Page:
Posted: Thu 11th Apr 2024

Residents in Swansea Valley Village Continue Fight to Save Local School Despite Rejection

news.wales / newyddion.cymru

Residents in a Swansea valley village have said they won’t give up the fight to save their local primary school, despite a request to purchase the building being rejected.
Plans to demolish Godre’rgraig Primary School were announced by Neath Port Talbot Council in December, 2022, with the work expected to take place some time in April of 2024.
It came after safety issues were raised over a potential landslip from a nearby quarry spoil tip. The school was then closed in 2019, with students relocated to temporary portable classrooms on the sports field adjoining Cwmtawe Community School.
Both parents and residents have voiced concerns over the demolition of the school in the months since, saying that the removal of the site could rip the heart out of the small village.
The demolition was first announced after councillors ruled out two other options to re-open the school, including removing the quarry spoil tip or building a retaining structure above the school to catch any falling material.
It was also followed by a meeting of Neath Port Talbot Council in November, 2023, where they approved a series of new school project submissions to the Welsh Government’s Sustainable Communities for Learning funding programme – with one submission for a new English medium school worth £17 million, to replace Godre’rgraig Primary on Gnoll Road.
However, parents, governors and residents have said they fear that the move could result in the disbanding of the school altogether in the coming years if it is knocked down before any funding to build a replacement is found.
Labour opposition members in the council also said they believed there was still a lot of work to be done before construction on any new school could begin, adding that at such an early stage there was no guarantee the plans would be approved by the Welsh Government.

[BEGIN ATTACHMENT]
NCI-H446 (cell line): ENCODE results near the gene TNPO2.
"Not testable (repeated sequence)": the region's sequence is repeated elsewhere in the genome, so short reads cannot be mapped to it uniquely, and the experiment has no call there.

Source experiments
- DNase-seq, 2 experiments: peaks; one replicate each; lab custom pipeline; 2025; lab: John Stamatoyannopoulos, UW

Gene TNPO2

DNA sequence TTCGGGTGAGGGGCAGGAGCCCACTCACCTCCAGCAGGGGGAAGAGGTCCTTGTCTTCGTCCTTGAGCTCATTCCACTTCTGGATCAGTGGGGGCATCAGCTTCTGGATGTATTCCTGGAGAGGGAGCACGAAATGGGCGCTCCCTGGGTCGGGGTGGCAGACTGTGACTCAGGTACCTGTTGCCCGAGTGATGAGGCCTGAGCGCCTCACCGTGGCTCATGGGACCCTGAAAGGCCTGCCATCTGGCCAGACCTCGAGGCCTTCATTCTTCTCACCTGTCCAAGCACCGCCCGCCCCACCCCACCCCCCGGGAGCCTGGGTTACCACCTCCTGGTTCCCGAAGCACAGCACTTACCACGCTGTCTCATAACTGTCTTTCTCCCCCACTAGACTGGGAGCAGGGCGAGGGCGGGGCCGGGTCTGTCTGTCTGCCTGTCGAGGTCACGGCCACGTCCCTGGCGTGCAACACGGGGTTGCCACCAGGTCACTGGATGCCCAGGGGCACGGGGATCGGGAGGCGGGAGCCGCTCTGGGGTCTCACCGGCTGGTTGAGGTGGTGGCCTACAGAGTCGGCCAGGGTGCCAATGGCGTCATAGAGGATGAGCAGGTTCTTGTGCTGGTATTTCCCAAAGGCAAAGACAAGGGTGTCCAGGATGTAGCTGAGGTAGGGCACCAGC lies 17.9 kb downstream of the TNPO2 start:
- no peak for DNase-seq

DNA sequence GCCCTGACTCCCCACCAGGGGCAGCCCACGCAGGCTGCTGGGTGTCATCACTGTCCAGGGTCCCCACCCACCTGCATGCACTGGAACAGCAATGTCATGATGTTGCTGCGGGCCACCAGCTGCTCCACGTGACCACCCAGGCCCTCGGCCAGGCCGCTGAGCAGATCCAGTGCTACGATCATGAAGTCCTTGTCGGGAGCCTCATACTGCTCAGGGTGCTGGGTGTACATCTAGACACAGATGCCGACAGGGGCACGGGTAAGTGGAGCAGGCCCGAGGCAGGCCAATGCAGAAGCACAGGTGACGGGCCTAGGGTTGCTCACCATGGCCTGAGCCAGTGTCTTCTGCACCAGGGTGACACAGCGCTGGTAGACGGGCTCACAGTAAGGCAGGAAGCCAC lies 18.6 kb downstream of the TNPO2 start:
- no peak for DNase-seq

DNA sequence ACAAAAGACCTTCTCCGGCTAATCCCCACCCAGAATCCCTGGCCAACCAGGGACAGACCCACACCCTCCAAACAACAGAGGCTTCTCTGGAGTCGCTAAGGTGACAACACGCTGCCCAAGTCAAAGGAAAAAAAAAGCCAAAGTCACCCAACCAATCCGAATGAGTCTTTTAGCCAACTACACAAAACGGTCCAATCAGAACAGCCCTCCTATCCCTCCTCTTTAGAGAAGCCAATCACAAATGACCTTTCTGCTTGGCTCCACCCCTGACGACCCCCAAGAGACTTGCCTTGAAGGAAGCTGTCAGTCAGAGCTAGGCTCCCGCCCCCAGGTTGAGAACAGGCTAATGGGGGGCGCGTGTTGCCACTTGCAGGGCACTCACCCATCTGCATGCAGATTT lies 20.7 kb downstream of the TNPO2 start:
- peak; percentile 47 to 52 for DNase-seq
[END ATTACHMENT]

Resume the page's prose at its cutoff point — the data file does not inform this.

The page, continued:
Residents formed an action group and have even started a petition with hundreds of signatures, to purchase the school from the local council in order to protect the building’s heritage for future generations. They have also handed in a complaint to the ombudsman seeking clarity on how the decision to close the school was made, as well as how the level of risk from the tip was assessed.
While a council spokesperson has said the site was not for sale due to “safety reasons” with the building set to be taken down imminently, residents who live nearby have said they won’t give up their fight to keep the building.
Local resident Rhys Williams said: “Without doubt we think the decision to demolish the school is premature, especially with no funding secured for a new one, and given the number of unanswered questions we have over the level of risk posed by the tip.
“The building means a huge amount to the local community and we would love to have it transferred over for us to use as a community moving forward, but there has been very little engagement.”
Leanne Vaughan Philipps added: “We very disappointed in the council’s response to our request. We’re following up with more queries but it seems as though they don’t want to carry on with conversations regarding the school.
“I don’t think that the council have considered the impact the closure would have on the area, and we want to understand how this decision has been made. It’s tragic and we’re so upset because we just feel we have no other recourse left.”
A spokesperson for Neath Port Talbot Council said: “We have received a request from a local resident to buy the site and we have confirmed that for safety reasons the site is not for sale.
“We are currently pursuing the works programme to secure the safe demolition of the building and construction of a structural bund to protect properties located opposite the school site. The works programme has been provided to local residents, local councillors and the community council.” ‌​‌​‌​​​‍‌​‌​​‌‌‌‍‌​‌‌​​‌​‍‌​‌‌‌​‌‌‍‌​‌‌‌‌​​



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